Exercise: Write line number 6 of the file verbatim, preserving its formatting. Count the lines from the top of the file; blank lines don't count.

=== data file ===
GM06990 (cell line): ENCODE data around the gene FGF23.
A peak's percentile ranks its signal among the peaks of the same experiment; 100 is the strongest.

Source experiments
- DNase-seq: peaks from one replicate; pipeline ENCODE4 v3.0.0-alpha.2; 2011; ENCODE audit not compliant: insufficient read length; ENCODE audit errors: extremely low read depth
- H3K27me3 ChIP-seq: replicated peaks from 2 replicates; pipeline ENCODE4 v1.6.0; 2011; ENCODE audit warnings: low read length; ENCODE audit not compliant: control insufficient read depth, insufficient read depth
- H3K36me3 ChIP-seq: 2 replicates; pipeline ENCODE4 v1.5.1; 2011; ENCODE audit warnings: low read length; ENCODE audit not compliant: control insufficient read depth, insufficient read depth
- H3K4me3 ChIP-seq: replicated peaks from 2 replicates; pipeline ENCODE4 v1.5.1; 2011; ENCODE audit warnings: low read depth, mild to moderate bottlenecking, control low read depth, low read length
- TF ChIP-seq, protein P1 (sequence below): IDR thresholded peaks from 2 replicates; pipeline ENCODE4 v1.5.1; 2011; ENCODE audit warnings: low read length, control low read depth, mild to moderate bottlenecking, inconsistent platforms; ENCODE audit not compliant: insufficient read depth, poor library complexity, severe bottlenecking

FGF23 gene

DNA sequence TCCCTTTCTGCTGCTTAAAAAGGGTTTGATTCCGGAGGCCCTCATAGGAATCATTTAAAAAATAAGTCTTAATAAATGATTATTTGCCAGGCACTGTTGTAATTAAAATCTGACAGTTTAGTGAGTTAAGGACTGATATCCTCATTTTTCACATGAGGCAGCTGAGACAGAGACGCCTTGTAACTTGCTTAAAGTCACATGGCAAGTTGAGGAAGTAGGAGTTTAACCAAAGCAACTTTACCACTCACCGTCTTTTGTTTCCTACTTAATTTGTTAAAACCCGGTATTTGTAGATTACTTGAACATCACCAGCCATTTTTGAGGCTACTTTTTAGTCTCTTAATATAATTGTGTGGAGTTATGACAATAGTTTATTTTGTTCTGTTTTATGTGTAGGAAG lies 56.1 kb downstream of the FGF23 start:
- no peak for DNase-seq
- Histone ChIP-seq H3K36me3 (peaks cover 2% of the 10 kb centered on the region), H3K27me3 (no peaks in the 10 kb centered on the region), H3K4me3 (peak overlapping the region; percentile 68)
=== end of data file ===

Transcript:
- H3K36me3 ChIP-seq: 2 replicates; pipeline ENCODE4 v1.5.1; 2011; ENCODE audit warnings: low read length; ENCODE audit not compliant: control insufficient read depth, insufficient read depth